what happened to gopro stock

What Happened to GoPro Stock? GPRO Stock Crash and Outlook Today

Disclaimer: Lean Investments is a financial education and entertainment website. None of the content below should be misconstrued as investment advice or a recommendation. The author holds none of the positions mentioned below.

Quick Summary: GoPro was a once hyped growth stock that failed to achieve its lofty ambitions. The stock has struggled for years through a number of operational problems, but is still available to trade under the stock symbol: GPRO. Some analysts suggest the company could be on the verge of a brighter future.

Introduction: What Happened to GoPro Stock?

When investors ask “What happened to GoPro Stock,” they could be referring to a number of different issues. On the one hand, a correct answer could be “nothing.” Unlike other once promising stocks that crashed, GoPro has not yet been acquired by another company. GoPro stock still trades on the stock exchange under the stock ticker GPRO. The stock trades for $8.89 per share at the time of writing.

However, an equally correct answer to the question of what happened to this once hot IPO stock is “a lot.” GPRO has had quite a lot of ups (and mostly) downs since its stock IPO in 2014. According to Yahoo Finance data GPRO traded as high as $98.47 in October 2014, at time when the wearable camera company was hyped up as the next big thing in consumer electronics and featured endorsements from Olympic and professional extreme athletes.

Unfortunately for GoPro investors, the year after the stock’s IPO would represent a high water mark for the stock never to be approached again. The stock started to fall off a cliff in 2015 on the back of disappointing earnings and increasing competition from smartphone makers who had made major advances in their own camera technologies. By 2016 the stock traded around $10 per share and would go as low as $2 per share before slightly reviving.

The recent performance history hasn’t been much better; as of the time of writing GPRO stock trades almost exactly where it was five years ago, at $8.90 per share, just two cents ahead of where it was at this time in 2017.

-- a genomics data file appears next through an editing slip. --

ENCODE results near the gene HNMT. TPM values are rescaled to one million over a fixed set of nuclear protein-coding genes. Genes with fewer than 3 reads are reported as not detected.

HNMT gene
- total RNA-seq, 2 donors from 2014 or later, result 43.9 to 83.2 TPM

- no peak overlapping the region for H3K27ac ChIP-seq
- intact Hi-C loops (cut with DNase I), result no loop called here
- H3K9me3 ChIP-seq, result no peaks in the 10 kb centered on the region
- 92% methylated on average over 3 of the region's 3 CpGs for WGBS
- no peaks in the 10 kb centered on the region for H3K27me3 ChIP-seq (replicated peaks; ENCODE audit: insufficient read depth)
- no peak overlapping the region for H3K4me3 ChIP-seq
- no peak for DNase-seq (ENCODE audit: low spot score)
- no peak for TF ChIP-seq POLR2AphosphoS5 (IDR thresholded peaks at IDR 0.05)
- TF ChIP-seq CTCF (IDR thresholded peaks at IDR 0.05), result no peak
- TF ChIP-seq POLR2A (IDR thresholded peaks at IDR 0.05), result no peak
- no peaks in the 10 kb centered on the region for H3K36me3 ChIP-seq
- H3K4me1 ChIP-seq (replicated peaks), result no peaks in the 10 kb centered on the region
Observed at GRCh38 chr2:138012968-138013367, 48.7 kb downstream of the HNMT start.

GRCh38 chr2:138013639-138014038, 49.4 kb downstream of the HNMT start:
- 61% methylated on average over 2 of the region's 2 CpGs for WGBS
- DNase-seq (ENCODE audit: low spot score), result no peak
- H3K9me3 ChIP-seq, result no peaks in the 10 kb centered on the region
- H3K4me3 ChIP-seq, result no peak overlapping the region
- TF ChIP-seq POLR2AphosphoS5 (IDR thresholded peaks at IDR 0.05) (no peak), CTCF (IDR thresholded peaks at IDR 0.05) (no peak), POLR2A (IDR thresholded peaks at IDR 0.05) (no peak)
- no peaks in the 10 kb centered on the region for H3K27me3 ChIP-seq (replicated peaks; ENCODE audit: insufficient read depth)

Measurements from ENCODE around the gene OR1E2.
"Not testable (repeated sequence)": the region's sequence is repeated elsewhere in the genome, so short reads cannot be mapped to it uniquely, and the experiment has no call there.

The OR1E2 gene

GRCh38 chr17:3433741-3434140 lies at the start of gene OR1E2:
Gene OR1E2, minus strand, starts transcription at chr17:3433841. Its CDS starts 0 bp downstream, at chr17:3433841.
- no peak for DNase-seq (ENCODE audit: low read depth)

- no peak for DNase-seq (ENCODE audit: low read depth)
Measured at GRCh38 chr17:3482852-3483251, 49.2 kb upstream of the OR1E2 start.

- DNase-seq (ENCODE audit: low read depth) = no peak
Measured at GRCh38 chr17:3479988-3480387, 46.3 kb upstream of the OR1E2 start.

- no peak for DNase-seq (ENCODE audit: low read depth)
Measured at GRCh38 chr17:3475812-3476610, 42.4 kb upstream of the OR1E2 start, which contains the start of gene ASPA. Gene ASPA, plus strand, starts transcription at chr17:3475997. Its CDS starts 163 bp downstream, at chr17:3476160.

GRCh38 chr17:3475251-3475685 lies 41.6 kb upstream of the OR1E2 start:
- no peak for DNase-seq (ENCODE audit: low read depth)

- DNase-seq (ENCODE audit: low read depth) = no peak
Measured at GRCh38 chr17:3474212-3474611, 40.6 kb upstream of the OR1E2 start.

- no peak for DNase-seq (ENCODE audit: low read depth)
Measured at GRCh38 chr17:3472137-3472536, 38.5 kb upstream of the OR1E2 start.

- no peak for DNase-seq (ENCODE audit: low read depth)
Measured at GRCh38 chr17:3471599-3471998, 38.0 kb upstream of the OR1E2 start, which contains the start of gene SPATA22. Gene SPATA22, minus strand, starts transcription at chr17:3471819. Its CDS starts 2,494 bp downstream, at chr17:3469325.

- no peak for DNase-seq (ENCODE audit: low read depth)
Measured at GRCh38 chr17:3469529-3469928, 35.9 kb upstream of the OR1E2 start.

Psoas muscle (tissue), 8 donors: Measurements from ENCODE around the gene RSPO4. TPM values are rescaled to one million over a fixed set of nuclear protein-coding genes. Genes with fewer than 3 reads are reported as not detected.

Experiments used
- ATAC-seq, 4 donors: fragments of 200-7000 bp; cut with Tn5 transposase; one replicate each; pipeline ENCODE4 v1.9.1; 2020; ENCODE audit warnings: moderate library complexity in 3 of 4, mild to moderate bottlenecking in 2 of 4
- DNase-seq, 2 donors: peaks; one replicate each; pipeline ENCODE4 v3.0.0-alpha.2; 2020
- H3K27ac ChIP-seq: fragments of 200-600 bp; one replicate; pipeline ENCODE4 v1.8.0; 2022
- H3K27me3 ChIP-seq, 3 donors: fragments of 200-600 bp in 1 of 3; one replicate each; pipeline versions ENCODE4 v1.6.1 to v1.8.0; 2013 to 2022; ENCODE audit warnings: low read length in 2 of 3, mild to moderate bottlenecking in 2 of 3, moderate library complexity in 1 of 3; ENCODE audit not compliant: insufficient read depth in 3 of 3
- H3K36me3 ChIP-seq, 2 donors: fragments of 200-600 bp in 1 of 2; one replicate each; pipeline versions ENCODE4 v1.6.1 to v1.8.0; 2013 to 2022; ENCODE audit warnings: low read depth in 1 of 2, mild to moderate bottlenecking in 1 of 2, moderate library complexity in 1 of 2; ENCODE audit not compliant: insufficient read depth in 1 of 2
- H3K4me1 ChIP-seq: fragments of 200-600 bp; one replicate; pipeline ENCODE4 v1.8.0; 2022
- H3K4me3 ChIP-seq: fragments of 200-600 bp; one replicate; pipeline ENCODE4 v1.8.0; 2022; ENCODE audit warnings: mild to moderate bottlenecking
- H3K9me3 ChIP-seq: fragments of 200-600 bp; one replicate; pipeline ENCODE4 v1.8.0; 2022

So in this case, when investors ask “what happened…,” they are most likely referring to the downfall of what was once a hugely promising and hyped up stock that has been in the dumps for years. We explore what happened in more detail below.

GoPro Stock IPO: Initial Promise

At the time of GoPro’s stock IPO in 2014, the company was extremely hyped up. It represented the first major consumer electronics IPO in years and was featured everywhere from ESPN to the runways of New York’s fashion week.

Reuters quoted one Wall Street analyst as describing GoPro this way at the time of its IPO:

“There probably hasn’t been a consumer electronics brand as dominant as GoPro has been in its category since the early days of the iPod or the iPad,” Dougherty & Co analyst Charlie Anderson said in a note to clients.

Investors at large shared this enthusiasm, driving up GoPro’s stock price on its first day of trading from $24 to closing the day at $31.34, as reported by the New York Times.

GoPro’s stock continued to surge throughout the summer and fall of 2014, hitting an all-time high of $98.47 on October 7th, 2014. Analysts lauded the company’s strong growth prospects and the valuation of the company rose dramatically, along with the stock price. GoPro had plans to broadcast high-profile users’ videos on streaming platforms and sell advertising on those channels, further raising the prospects of GoPro as an entertainment platform.

However, the October all-time high would prove to be by far the high watermark for the stock; a series of unfortunate events, along with increasingly tough competition in the camera market raised skepticism about the stock from which it has yet to recover.

GoPro Stock Crash

There was no single cause for GoPro’s dramatic stock decline starting at the end of 2014 and leading through to its present value below $10. Some events were unusual bad luck and others typical of a high growth stock that ultimately fails to meet its objectives.

Below is a brief timeline that tracks the series of events that contributed to GoPro’s stock decline: